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Best of 2012: Why the Republicans keep coming up short for governor

The state GOP legitimately has the governor blues, but there's no reason to despair about ever winning a chance to lead the state again.
Jay Inslee, left, and Rob McKenna at a debate.

Jay Inslee, left, and Rob McKenna at a debate. State of Reform

Editors' note: Each day during the holidays, Crosscut will revisit top stories from the last year in a specific category. Today's focus is on election coverage. This article was originally published Dec. 4, 2012.

It has been 32 years since a Republican in Washington has won a race for governor, stretching back to 1980 when the Democrats were so divided that both President Jimmy Carter and Gov. Dixy Lee Ray faced primary challenges. Carter survived his from Ted Kennedy but was buried in the 41-state Reagan landslide. Dixy was tackled in the primary by Seattle state Sen. Jim McDermott, the only progressive candidate in a five member field. Three Republicans — King County Executive John Spellman, co-Speaker of the State House Duane Berentson, and Secretary of State Bruce Chapman — divided the non-liberal vote with Dixy, allowing McDermott to squeak through with the nomination. But in November, McDermott got 43.5 percent of the vote against the genial, pipe-smoking Spellman, “the man who built the Kingdome.”

Since then, it’s been eight consecutive goose eggs for the Republicans, the longest dry spell for any party in the country. Were all these races out of reach? Not really. Washington is more liberal today than it was during the Reagan era, but of those eight races, one was essentially a tie, one was squandered, one was blown in the primary, two were lost at the national level, and two others were unwinnable. Let’s take a quick look at each of them.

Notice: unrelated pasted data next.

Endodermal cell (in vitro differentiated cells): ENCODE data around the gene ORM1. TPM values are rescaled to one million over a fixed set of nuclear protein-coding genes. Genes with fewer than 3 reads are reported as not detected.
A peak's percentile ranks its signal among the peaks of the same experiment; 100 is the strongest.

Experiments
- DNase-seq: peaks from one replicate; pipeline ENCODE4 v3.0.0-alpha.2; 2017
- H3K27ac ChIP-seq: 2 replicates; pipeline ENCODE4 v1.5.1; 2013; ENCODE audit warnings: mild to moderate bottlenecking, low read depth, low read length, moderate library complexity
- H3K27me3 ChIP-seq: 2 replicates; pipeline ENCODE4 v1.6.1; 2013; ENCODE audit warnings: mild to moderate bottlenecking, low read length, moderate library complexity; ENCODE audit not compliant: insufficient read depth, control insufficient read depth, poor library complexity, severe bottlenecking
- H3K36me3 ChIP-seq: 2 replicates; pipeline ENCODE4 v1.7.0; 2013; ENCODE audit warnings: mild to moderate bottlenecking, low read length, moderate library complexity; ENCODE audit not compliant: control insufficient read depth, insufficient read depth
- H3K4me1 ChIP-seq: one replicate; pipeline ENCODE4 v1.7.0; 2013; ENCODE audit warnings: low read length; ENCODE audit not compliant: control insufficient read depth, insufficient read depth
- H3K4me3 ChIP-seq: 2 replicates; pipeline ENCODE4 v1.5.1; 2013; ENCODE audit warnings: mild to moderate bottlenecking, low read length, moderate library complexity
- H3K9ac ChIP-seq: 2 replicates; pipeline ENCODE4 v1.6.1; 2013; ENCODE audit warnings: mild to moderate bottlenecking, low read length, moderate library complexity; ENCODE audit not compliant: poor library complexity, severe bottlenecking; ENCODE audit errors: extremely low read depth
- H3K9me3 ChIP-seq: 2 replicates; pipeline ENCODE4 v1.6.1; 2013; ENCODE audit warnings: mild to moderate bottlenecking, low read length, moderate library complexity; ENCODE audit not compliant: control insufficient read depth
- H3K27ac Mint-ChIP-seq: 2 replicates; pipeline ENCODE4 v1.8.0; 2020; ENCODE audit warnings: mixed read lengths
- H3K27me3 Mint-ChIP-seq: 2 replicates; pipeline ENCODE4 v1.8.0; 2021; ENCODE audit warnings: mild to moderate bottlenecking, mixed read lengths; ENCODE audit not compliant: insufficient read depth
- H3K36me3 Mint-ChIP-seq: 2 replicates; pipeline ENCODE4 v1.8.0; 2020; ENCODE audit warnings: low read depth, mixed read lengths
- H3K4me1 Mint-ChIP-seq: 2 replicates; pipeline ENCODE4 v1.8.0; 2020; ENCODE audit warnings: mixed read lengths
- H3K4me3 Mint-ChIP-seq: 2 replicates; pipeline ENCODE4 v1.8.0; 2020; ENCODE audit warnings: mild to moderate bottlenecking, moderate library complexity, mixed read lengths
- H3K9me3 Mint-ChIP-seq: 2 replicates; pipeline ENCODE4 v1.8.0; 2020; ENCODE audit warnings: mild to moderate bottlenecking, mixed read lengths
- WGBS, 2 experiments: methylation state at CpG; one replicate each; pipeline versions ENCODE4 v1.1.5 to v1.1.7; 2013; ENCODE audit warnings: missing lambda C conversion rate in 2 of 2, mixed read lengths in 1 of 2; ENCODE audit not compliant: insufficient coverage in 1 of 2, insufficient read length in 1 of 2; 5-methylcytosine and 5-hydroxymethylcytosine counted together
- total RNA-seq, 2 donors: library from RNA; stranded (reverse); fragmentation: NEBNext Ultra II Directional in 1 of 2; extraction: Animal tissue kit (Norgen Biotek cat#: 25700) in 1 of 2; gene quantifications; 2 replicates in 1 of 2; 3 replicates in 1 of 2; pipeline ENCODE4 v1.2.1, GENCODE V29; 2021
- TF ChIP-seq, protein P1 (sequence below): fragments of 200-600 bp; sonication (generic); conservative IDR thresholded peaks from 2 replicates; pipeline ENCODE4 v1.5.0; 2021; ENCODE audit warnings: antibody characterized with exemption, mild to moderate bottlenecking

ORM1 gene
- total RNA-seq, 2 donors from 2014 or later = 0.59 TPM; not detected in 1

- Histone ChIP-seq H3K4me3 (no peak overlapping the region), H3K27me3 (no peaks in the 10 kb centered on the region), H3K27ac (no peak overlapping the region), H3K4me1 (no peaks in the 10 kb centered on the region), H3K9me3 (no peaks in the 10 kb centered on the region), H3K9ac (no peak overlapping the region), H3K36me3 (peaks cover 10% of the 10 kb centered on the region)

1984: John Spellman vs. Booth Gardner. Washington was hammered harder by the early '80s recession than any time since the Depression with unemployment topping 12 percent. (It hit 11.2 percent during our current economic ordeal.) At the national level, President Reagan went all in behind a controversial program to generate growth by cutting tax rates. But in Olympia, Gov. Spellman opted for consensus. Getting all sides and major stakeholders in a room together always sounds good on paper, but endless frustration and multiple special sessions resulted, as chronicled in former Sen. George Scott's superb history, A Majority of One. Big tax increases. Big spending cuts. Gaping deficits. Voters weren’t happy.

Republicans were hoping that Democrats would renominate McDermott, but instead they wisely chose Pierce County Executive Booth Gardner, with deep roots in the corporate community. That November, while Reagan won 59 percent of the vote in Washington, en route to a 49 state landslide, Spellman mustered just 47 percent of the vote against Gardner.

1988: Bob Williams vs. Booth Gardner. One of two unwinnable races for the R's, meaning that no one could have won it. The economy was soaring, and Booth's favorables were sky-high. Bob Williams, the budget whiz of House Republicans, bested King County Prosecutor Norm Maleng in the Republican primary, and then had exactly nowhere to go. Gardner ran with a clunky but functional slogan: “He's made government more efficient so it can afford to be more compassionate." It worked. Booth became the only gubernatorial candidate in the last 75 years to win more than 60 percent of the vote.

1992: Mike Lowry vs. Ken Eikenberry. Mike Lowry inspired state Democrats by running an impassioned if unsuccessful race against Dan Evans for the U.S. Senate seat left open by Henry "Scoop" Jackson's untimely death in 1983 (was it really almost 30 years ago?). He tried again for the Senate against Slade Gorton in '88, but fell short, as Gorton became the first Senate candidate to win while losing King County.

Lowry decided to try once more in a statewide contest, for governor in '92. His opponent was the Fred MacMurray-like attorney general, Ken Eikenberry, who beat the moderately liberal Congressman Sid Morrison in a rancorous primary. Many people still expected Eikenberry to win. But three problems were looming. Instead of running to win, Eikenberry's campaign ran not to lose, avoiding many public appearances, even snubbing the business community by skipping the annual Association of Washington Business (AWB) gathering at Semiahmoo. Lowry, who ran an impressive, measured campaign, didn’t make that same mistake.


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